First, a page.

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Biomimicry and the “Evolution” of Tidal Energy

The Oil Drum just posted a great article about the “evolution” of tidal generators and the rise of biomimicry in general. Essentially by mimicking the design of plants and sea-swelling creatures that have adapted to an underwater environment for millions of years, we are able to build systems and devices that are more likely to achieve peak efficiency…or at least go a long way towards it. From the article:
In my post on ocean energy a few months ago I briefly mentioned a scheme by a small Australian company called BioPower to trial some tidal power and wave power technologies in Bass Strait that used “biomimicry” based design principles. The project is due to go live next year, with 2 prototype units being deployed – the wave power system will be off King Island and the tidal power one off Flinders Island. Each unit can produce up to 250 kilowatts. The $10.3 million system is half funded by the Australian Government and the electricity generated will be used by Hydro Tasmania. BioPower CEO Tim Finnigan says the locations were chosen because Tasmania “offers a world-class wave climate on the west coast and a fantastic tidal environment on the eastern side”. The field of biomimicry (also called “biomimetics” and “bionics”) is a new one that has gathered an increasing amount of attention in recent years, with advocates promoting these types of designs as being efficient ways to harness natural resources and to use them in a sustainable way. In this post I’ll look at the history of the science (apparently you can get a degree in it now) and at a range of examples where it is being applied.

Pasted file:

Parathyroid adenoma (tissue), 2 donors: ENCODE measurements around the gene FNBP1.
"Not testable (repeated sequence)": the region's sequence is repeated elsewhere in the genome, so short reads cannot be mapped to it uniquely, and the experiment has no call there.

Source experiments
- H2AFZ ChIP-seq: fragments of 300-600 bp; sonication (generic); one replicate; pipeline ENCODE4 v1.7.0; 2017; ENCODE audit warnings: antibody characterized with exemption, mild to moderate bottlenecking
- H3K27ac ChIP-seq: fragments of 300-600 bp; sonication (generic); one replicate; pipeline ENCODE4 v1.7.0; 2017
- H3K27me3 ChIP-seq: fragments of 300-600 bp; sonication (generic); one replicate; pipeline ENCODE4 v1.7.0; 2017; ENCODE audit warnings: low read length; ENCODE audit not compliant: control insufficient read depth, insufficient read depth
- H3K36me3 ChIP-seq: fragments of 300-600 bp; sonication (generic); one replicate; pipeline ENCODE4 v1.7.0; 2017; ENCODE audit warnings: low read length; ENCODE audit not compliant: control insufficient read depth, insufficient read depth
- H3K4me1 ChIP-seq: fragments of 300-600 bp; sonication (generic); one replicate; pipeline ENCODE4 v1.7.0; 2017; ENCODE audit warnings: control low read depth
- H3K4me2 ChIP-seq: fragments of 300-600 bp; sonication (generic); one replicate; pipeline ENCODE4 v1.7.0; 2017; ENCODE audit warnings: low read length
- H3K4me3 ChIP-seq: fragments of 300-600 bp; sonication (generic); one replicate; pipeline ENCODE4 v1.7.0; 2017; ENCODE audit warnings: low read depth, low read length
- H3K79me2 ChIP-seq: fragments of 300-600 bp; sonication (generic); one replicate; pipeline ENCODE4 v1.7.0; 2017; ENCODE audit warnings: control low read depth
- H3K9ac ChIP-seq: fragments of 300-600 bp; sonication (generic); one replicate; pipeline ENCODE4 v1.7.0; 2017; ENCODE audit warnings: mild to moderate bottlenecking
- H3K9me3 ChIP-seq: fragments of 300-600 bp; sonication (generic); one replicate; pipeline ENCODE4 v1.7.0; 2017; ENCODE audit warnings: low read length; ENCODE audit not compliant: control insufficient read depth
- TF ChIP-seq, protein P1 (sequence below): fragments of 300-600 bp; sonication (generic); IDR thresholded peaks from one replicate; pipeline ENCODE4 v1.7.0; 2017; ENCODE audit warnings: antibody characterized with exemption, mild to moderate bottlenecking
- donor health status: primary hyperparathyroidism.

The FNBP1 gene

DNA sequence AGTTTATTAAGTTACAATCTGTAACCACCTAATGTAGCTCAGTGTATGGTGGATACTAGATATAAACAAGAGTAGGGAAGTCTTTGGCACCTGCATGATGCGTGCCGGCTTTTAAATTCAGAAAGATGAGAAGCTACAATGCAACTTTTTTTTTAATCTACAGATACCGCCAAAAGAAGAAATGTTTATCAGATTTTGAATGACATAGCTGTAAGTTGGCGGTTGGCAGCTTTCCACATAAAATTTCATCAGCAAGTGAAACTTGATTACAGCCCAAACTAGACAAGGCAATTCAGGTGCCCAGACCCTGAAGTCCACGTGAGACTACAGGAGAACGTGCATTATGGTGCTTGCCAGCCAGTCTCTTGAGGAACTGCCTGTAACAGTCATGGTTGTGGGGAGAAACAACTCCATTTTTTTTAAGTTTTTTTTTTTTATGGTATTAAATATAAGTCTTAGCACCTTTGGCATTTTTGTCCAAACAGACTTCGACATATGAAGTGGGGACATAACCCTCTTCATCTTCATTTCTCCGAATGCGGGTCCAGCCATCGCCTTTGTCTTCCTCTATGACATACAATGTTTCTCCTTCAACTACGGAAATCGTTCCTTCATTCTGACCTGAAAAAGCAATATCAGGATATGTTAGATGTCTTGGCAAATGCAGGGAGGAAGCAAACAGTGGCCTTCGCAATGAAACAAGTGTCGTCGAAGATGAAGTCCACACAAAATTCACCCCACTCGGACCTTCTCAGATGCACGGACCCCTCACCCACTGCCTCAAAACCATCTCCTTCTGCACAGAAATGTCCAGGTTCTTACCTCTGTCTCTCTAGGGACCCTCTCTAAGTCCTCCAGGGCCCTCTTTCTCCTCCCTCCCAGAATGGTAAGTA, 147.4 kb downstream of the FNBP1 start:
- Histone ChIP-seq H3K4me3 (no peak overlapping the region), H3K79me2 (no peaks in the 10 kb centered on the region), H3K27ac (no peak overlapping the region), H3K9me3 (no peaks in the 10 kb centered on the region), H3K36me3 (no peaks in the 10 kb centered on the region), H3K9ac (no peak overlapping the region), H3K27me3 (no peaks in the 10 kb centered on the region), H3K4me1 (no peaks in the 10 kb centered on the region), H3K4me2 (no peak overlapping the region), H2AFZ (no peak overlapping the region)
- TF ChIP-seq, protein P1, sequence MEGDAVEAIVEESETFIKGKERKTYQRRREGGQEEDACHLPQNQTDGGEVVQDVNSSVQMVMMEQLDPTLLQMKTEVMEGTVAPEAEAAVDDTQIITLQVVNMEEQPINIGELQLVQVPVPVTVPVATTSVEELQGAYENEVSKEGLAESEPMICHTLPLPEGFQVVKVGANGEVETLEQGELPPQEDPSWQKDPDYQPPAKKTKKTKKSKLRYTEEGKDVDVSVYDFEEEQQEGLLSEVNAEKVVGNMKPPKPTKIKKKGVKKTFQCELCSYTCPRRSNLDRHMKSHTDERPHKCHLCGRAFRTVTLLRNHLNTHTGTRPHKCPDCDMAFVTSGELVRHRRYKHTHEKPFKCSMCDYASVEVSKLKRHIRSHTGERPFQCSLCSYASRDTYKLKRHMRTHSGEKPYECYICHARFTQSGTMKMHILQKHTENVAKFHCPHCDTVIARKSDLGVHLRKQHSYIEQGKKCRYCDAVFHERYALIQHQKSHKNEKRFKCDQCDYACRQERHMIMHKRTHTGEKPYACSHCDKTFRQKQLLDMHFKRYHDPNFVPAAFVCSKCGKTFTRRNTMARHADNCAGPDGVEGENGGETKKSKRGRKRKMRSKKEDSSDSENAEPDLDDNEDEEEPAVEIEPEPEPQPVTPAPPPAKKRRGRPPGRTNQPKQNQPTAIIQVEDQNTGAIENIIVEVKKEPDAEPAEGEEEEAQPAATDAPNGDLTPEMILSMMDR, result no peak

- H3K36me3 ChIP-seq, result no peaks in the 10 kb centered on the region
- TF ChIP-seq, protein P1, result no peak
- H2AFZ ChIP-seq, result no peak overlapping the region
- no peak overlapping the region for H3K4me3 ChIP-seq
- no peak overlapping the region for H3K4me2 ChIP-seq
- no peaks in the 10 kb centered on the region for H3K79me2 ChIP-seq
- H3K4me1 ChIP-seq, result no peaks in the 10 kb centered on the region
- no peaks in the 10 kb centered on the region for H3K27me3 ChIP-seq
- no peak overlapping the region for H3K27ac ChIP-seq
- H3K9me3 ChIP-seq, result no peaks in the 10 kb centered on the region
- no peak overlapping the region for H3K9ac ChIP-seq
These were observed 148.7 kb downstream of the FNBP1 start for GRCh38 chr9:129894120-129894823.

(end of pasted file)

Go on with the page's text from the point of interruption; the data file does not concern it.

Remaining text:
Read the full article here.


Wild Edibles: 5 Tips for Beginner Foragers

Ever spotted a dandelion growing in your backyard and wondered, can I eat that? According to wild plants expert Katrina Blair, the answer is a resounding yes. And there are plenty of other commonly found weeds that fall into this category as well. In her book The Wild Wisdom of Weeds, Blair introduces readers to […] Read More..

10 Books to Celebrate the International Year of Soils

Beneath our feet lies a resource that is critical to our future. It’s the first thing we think about when it comes to farming and gardening – and yet, one of the last things considered when thinking about the long-term preservation of our earth. It’s the basis for healthy food production, is a crucial tool […] Read More..

5 Shareable Strategies for Creating Climate Action

Frustrated about climate change? You’re not alone. Most people in our society find themselves somewhere on the spectrum of depressed about our climate situation to flat-out denying that it exists. In fact, the more information about global warming that piles up, the less we seem to do to combat it. What is the reason for this […] Read More..

A Permaculture Approach to Managing Hedge Bindweed

As Permaculture Month continues, we are making our expert authors available to answer your burning permaculture questions. If you have a question to submit, fill out this form. In the below Q&A, Tao Orion, author of the new book Beyond the War on Invasive Species, discusses how she approaches weed management. Orion believes invasive species are good ecological […] Read More..

A Mini-Festo for Earth Day – Rebuild the Foodshed

For the past month, author Philip Ackerman-Leist has been on a Twitter MiniFesto campaign – each day sending out a new tweet designed to spark conversation and pass along some lessons he learned whilst working on his last book, Rebuilding the Foodshed. You might also know Philip as the author of his memoir Up Tunket […] Read More..